Squaw Valley CEO Andy Wirth says the resort is doing well despite the weather
Squaw Valley CEO Andy Wirth says the resort is doing well despite the weather. (Sam Harnett/KQED)

Squaw Valley has ways to make it through these dry winters. It offers season passes that can be used at other resorts, so skiers and snowboarders can chase the powder — that is, if they have the money to travel. Squaw also has attractions besides the mountain: restaurants, retail, a winter park with tubing. And there is a plan in the works for further development.

Wirth says, “We know for a fact we need additional nightly rental lodging units of a higher quality to compete with the great ski resort complexes of Colorado and Utah.”

Not everyone is applauding this competition. Tom Mooers heads Sierra Watch, a local conservation group. He worries about the impact on the already drought-afflicted environment.

Mooers says, “You can make an argument for some kinds of amenities arms race, but that’s probably not the best strategy for the long-term health of Squaw Valley and Tahoe and the Sierra Nevada.”

Mooers and I are standing by Squaw Creek, which has shrunk to a trickle during these dry years. It is a telling metaphor for Tahoe’s winter sports industry. Like local businesses and resorts, the creek depends on cold, snowy winters. Without that, it could disappear altogether.

  • Adam Baillargeon

    Sam, this is an important topic and you have a great article here. However, these types of headlines and a lean on sensationalism, do NOT help businesses in the Sierra thrive. If folks from the Bay Area, Sacramento and the rest of the country believe that the situation is so bleak and there is nothing to do in Tahoe when the skiing is marginal due to yet another low-snow year, everyone loses. Truckee and North Lake Tahoe have TONS of other great things to do besides skiing (disc golf, climbing, mountain biking, the Truckee Bike Park Project, playing in or on Donner Lake and Lake Tahoe etc etc). I know for a fact that global warming / climate change / California drought are all VERY real. How can we combat this negativity? Showcase all of the other awesome things to do around here (yes, I live in Truckee). Oh, and by the way…it is currently snowing hard (10:24am 2/27/15)… 🙂

  • Kevin O’Hara

    The lack of snow IS sensational. It’s outright incredible. There’s no argument here that climates are shifting and changing. There are many ups and downs about the nonexistent snowpack. Namely, the difficult skiing and riding, and especially a difficult water situation. However, I agree with Adam. Amidst the disappointment, I am continually astounded at the resiliency of those in the west, and their ability to make lemonade when dealt lemons. I have plenty of friends in the Tahoe region (from once living there myself). Their alternative activities flood my media streams. Constant images of mountain biking, hiking, beach-bummin’, and paddleboarding (not to mention skiing too!) take up space on my Facebook feed. Please don’t forget to report on this resiliency, and glass half-full attitude. That’s what US mountain communities are known for. That’s why people choose to live and vacation in these places. This year, you can find this ethos from Mammoth, to Tahoe, to here in Bend, OR and Leavenworth, WA. All across The West we’re hurting; and we’re still living. Loving life! Oh, and It’s snowing here too (11:14 pm 2/27/15).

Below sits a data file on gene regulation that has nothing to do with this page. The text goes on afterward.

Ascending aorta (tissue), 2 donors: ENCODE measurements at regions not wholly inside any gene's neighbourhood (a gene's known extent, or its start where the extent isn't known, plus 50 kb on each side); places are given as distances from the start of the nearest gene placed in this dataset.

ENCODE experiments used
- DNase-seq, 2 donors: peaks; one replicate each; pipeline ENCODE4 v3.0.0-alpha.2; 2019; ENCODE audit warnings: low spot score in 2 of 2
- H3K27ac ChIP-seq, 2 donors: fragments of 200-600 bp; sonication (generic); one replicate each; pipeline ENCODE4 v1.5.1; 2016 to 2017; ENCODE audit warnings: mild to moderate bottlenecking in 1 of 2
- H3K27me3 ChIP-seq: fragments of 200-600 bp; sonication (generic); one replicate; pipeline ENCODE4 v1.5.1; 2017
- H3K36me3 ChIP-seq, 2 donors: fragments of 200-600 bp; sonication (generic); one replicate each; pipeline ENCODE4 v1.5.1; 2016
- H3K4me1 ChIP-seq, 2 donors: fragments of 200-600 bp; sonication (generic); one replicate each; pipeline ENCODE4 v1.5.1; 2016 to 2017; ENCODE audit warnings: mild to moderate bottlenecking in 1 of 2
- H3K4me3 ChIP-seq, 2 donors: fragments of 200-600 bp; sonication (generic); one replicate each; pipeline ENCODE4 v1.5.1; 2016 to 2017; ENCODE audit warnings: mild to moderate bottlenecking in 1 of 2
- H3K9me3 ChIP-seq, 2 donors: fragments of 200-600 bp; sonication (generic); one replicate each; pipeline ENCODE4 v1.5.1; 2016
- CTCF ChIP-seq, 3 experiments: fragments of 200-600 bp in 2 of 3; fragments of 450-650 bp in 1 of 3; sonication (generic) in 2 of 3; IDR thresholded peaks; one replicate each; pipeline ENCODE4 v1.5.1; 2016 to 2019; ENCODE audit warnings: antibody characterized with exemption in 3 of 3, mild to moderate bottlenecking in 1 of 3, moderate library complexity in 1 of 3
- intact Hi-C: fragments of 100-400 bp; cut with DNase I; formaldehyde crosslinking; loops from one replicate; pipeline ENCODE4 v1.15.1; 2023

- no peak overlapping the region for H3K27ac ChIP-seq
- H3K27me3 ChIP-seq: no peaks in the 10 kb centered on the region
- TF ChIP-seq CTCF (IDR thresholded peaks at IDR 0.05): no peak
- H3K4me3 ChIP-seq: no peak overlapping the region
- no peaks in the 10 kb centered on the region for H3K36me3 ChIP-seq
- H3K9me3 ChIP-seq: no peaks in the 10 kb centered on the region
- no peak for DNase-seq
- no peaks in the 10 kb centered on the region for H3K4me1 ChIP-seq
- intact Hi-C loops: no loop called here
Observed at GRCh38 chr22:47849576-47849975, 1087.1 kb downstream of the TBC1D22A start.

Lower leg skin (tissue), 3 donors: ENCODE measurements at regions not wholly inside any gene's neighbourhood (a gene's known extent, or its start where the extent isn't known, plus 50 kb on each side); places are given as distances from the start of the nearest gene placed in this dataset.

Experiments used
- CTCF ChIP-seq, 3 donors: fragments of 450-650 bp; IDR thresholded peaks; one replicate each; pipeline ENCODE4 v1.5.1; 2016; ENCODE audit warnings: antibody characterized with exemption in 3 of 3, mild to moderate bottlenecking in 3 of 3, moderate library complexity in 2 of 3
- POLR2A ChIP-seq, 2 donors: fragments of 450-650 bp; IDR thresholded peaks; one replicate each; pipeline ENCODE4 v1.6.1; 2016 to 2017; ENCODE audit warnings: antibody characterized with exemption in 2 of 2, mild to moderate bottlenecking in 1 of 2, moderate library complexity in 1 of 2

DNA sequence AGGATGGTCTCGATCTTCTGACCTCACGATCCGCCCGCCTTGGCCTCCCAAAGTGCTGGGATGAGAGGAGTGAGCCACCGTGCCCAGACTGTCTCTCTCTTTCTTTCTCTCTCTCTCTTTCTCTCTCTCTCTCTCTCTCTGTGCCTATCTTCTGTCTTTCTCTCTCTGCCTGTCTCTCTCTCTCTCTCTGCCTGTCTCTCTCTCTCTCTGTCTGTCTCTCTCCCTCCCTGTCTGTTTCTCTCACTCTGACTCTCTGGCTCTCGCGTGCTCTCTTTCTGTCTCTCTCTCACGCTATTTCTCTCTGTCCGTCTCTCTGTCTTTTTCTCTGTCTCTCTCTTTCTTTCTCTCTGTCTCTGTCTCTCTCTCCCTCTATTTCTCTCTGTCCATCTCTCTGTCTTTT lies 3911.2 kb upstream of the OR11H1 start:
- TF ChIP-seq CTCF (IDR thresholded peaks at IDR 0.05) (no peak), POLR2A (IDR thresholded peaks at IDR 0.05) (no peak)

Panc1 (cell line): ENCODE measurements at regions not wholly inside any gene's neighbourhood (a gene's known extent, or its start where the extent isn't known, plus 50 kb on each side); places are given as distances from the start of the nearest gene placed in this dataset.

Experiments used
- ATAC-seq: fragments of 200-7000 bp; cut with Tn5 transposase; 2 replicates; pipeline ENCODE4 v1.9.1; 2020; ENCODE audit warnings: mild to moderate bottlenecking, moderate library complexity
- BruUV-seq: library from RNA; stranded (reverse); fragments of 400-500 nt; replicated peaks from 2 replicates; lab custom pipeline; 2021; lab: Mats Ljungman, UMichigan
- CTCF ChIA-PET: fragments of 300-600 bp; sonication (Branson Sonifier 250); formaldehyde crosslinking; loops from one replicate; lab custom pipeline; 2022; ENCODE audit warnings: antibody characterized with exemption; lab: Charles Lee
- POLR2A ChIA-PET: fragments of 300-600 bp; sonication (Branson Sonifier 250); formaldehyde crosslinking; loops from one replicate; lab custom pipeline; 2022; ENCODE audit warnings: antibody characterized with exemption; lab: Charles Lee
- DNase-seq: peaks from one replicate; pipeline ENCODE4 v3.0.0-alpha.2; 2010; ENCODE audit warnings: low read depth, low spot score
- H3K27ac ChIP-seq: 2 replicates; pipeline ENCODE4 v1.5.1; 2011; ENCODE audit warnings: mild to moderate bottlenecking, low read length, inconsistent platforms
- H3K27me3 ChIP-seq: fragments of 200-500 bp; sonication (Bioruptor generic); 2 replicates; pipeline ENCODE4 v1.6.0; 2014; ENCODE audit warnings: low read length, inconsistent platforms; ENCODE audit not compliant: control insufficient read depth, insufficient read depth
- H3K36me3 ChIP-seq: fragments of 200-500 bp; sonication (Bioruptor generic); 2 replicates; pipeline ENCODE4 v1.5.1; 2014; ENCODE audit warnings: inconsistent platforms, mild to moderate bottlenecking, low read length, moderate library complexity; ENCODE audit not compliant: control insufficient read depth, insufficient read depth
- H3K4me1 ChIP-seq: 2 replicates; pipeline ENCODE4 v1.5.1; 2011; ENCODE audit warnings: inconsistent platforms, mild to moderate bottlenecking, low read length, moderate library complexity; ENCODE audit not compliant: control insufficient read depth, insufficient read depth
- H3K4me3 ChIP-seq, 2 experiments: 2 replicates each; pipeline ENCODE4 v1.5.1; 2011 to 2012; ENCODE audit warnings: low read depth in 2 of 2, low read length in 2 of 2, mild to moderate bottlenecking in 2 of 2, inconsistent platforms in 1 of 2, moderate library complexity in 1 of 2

• AB

      Kudos to you Kevin. You going to make a cameo at the Pain McShlonkey Classic? I heard that’s where people go to have fun in Tahoe…

  • Rick

    Lake Tahoe still has a lot to offer and has great history. I would encourage people to still travel and explore, less snow means that it’s easier to get up there at least,


Sam Harnett

Sam Harnett is a reporter who covers tech, capital and work at KQED. For the last five years he has been reporting on how technology and capitalism are changing the way we think about ourselves and what it means to work. He is the co-creator of The World According to Sound, a 90-second podcast that features different sounds and the stories behind them.

Before coming to KQED, Sam worked as an independent reporter who contributed regularly to The California Report, Marketplace, The World and NPR. In 2013, he launched a podcast called Driving With Strangers. In 2014, he was selected by the International Center for Journalists for a reporting fellowship in Japan, where he covered the legacy of the Fukushima disaster.